Elves can be found all over Iceland, even in ReykjavikImage: picture-alliance/dpa
Barbara Gruber (June 2007)
The belief in elves, dead spirits and other supernatural phenomena are an inherent part of Icelandic culture. Many say this is linked to Iceland's Celtic traditions, as well as the harsh nature and climate.
Most people probably don't think elves exist -- but not in Iceland. The majority of the population on this remote North Atlantic island either believes in elves or at least refuses to rule out their existence.
Sigubjörg Karlsdottir, or Sippa as she's called, is a small chubby woman with sparkling blue eyes, wearing a bright red hat and looking somewhat elf-like herself. Twice a week, she takes tourists on an elf tour of Hafnarfjördur. This small town just south of Reykjavik is believed to lie at the crossroads of several mystical energy lines. It's also Iceland's capital of elves and so-called hidden people.
"Different creatures have different appearances," Sippa says. "Hidden people, or hülte volk as we call them, are like humans: tall and handsome. Elves are a little stranger looking with big ears and long skinny legs."
Hidden creatures can put a spell on you
A big rock just up the hill from the town's old center is the first stop of Sippa's tour. The rock sits right in the middle of the front yard of a house. Sippa says a man once wanted to build a house on this very spot and he asked the builders to get rid of the rock.
"They were just going to break down the rock the old fashioned way, but they couldn't move it," Sippa says. She says an old man from the neighborhood told the builders: 'You have a problem because the elf that lives here does not want to move.'
"They told the owner, he thought about it and decided to build his house somewhere else," Sippa says.
These hidden creatures are for the most part good-natured, Sippa says. But they can also get very upset and put a spell on you, she adds.
The mythology of elves contrasts with Iceland's history
Elves and hidden people are a serious business in Iceland, says Terry Gunnell, the head of the folkloristic department at the University of Iceland in Reykjavik. Though he hasn't seen any himself, he sounds fairly convinced of their existence.
"They look like us and they live like us," says Gunnell, who's British, but has lived in Iceland since 1979. "They are just more powerful."
Gunnell says that this historically rich mythology of elves contrasts sharply with the difficulties Icelanders have faced in the past: volcanoes erupted all over the island, the country was surrounded by pack ice, crops and animals died.
So, Icelanders needed something to dream of and look forward to.
"Icelanders live in a world where invisible forces around them shape their lives," says Gunnell.
Elves are a part of road construction planning
History and mythology is one thing. However, elves are very much part of everyday life in modern Iceland, too.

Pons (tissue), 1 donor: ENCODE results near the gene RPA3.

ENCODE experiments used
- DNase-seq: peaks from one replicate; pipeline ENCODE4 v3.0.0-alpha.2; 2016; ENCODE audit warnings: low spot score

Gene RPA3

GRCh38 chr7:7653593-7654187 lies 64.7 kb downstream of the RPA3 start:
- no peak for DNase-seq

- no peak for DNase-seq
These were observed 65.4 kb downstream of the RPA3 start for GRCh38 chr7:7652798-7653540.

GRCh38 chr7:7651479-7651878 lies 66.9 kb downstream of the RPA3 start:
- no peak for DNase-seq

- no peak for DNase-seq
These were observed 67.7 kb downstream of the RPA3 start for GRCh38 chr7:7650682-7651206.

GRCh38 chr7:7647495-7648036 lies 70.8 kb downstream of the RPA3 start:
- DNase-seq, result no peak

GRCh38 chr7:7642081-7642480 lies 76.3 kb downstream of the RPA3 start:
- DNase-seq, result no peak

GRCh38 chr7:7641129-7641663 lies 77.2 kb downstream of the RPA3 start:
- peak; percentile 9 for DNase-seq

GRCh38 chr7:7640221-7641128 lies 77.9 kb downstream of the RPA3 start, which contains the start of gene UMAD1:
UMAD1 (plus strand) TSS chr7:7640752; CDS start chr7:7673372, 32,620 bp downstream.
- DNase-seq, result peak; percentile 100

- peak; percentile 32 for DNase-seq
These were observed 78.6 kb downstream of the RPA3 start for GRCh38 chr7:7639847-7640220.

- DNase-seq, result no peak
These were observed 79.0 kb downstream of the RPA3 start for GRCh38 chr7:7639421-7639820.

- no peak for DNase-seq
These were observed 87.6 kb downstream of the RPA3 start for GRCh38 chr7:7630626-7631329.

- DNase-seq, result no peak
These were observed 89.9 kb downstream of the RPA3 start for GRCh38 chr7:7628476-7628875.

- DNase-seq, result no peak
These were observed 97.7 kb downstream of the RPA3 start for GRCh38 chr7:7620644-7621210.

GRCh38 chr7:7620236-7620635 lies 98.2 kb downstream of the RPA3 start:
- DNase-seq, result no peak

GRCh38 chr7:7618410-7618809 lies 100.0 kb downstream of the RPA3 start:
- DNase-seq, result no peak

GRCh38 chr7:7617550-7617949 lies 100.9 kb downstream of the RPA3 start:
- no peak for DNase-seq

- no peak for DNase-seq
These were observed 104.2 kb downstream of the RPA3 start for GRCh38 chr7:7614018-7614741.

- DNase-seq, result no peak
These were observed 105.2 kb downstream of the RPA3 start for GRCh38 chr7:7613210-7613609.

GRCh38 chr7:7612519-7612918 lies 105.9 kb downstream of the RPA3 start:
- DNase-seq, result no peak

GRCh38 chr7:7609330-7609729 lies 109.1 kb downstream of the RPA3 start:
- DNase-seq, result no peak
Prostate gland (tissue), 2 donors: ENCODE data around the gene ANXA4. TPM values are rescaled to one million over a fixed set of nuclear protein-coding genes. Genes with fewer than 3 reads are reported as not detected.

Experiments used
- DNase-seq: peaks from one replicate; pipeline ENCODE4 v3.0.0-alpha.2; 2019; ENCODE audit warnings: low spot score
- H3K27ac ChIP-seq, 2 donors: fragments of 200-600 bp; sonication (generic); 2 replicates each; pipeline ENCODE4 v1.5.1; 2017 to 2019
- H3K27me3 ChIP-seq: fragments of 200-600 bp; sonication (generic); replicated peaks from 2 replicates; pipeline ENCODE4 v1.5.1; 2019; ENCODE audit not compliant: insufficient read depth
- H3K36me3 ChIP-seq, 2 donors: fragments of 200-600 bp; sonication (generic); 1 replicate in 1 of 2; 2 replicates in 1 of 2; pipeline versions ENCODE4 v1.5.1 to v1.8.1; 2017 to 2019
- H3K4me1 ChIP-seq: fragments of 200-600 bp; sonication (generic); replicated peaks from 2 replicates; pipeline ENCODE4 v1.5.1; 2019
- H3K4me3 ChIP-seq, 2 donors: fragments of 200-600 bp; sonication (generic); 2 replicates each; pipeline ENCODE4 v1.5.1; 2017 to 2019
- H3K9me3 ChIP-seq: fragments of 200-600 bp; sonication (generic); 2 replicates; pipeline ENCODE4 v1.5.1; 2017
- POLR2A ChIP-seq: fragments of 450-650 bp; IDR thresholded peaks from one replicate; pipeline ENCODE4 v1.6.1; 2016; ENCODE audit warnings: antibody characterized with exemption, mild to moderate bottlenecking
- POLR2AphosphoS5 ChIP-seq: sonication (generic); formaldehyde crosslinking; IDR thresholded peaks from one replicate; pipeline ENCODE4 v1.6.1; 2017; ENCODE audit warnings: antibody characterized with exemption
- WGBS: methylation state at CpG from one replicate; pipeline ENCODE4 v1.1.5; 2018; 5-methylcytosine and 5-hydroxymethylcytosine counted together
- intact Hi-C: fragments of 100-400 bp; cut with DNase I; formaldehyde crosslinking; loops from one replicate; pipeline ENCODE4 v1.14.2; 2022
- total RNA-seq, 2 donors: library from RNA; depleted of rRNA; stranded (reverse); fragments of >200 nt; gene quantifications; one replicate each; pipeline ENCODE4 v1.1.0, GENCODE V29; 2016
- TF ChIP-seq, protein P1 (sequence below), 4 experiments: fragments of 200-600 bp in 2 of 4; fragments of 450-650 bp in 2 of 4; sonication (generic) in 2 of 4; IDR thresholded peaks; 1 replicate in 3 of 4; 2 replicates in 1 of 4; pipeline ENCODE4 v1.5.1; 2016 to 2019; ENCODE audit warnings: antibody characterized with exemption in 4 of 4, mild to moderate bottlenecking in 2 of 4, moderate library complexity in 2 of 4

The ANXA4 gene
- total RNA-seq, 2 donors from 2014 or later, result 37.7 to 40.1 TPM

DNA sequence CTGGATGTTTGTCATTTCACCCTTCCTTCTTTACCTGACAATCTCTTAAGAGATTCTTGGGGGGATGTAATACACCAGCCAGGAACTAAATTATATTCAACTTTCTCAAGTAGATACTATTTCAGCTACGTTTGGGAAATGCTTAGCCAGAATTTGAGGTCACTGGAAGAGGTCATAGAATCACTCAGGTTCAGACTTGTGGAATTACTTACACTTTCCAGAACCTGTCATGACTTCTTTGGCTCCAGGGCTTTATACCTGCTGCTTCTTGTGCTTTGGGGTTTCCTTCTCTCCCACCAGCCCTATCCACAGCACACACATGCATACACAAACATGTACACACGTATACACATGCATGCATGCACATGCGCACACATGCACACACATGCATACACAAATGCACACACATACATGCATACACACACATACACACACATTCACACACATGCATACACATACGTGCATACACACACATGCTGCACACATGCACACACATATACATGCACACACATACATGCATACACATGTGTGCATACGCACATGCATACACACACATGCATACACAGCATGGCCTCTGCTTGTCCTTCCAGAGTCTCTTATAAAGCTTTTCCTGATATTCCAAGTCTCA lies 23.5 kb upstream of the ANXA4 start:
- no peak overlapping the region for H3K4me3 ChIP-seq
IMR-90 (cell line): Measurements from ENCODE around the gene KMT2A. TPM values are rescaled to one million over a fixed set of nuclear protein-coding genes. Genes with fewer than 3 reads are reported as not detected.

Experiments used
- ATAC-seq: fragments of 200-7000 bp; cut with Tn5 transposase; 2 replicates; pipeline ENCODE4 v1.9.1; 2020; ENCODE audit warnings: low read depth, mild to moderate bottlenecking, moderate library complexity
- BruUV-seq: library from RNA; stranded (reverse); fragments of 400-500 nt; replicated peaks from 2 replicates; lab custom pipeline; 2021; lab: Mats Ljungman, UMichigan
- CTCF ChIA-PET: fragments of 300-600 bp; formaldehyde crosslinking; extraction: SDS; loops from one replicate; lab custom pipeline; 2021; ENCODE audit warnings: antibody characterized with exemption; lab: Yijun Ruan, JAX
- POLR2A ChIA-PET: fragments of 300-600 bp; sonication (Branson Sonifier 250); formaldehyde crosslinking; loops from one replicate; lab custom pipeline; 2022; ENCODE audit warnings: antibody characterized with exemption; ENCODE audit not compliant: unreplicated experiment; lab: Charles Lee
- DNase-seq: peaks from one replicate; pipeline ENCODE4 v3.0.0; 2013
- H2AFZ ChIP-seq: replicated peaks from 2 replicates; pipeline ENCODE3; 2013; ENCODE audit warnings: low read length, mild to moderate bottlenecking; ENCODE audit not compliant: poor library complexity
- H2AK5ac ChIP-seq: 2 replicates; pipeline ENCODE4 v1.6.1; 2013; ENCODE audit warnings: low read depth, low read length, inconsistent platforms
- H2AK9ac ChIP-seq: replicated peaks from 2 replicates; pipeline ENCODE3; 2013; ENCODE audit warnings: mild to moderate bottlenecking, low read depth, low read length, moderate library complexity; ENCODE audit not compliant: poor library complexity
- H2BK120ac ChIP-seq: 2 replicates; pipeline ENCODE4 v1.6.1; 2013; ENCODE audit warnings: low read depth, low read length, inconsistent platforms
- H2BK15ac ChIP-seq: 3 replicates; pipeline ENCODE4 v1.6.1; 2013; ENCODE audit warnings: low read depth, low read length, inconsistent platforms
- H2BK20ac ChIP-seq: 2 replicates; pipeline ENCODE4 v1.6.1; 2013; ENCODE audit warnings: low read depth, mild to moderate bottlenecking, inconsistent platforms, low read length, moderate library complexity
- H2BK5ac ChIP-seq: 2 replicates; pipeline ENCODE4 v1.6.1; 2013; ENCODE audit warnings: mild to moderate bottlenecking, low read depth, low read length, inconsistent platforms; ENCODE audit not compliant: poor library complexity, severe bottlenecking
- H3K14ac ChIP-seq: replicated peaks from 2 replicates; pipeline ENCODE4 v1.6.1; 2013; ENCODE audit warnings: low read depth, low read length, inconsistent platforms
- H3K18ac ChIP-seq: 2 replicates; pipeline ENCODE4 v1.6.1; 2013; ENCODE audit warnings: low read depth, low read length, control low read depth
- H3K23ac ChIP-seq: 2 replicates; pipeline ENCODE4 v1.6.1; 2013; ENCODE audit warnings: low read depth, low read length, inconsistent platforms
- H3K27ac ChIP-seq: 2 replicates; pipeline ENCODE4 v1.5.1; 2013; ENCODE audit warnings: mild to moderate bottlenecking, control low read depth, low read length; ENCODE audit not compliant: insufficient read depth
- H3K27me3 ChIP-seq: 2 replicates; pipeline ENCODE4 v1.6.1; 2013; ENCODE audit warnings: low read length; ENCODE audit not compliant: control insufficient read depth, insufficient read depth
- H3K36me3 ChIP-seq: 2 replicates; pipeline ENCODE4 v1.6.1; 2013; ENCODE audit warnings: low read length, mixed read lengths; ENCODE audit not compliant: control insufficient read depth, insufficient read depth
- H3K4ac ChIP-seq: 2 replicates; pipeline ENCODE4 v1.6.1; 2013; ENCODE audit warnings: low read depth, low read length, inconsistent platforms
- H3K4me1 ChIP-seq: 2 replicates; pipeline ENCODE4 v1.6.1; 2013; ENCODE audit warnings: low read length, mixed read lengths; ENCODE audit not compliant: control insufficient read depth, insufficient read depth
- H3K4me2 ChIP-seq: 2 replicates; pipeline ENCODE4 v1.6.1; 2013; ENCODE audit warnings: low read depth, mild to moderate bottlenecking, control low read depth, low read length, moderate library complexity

Building roads around the homes of elves is nothing unusual in Iceland, says Victor Ingolfsson, the spokesperson for Iceland's Road Authority. He says he doesn't believe in elves -- but they are taken into serious consideration when it comes to road construction.
"We consider this talk about elves and hidden people as a kind of public relations issue," Ingolfsson says. The authority has repeatedly had to deal with people having trouble with certain road plans, thinking that elves or hidden people lived at the sites.
"Because Iceland is such a small community, we have to listen to everyone," Ingolfsson says. "We can't just say you're crazy."
"Everyone can see elves."
Someone who has always listened to people's sighting of elves is Magnus Skarphedinsson, an historian and headmaster of the Icelandic elf school "Álfaskólinn" in Reykjavik. The school has been around for 14 years and attracts both foreign and Icelandic students.
Skarphedinsson's main job is to collect stories of elf sightings and other hidden creatures. He says he has descriptions of all sorts of different types of elves, trolls, gnomes, fairies and dwarfs.
"But nearly 70 percent of our stories are about hidden people, because they are most seen here," Skarphedinsson says. Though he's probably the only person on the planet who knows so much about this phenomenon, Skarphedinsson admits there is so much more to be discovered. Unfortunately for him, despite devoting his life to elves, he himself has never seen an elf or hidden person.
Someone who has is 40-year-old Icelander Jenny. In fact, she says she sees them quite often when she walks in the forest near her home.
"Usually what I see are elf children playing, they may not be so careful," Jenny says. "When they realize that I see them, they say 'whoops, she can see us' and they disappear."
But is seeing elves just a question of luck -- or a power only given to a few? Apparently not, says Hermundur Rosenkranz, a numerologist and psychic.
"Everyone can see elves," Rosenkranz says. "You just have to be neutral and listen, control your mind, don't think, just feel, be patient and try."
According to Rosenkranz, everyone in the world has his or her own house elf. So either there's a little bit of Iceland all over the world or we all have an elfish side to us.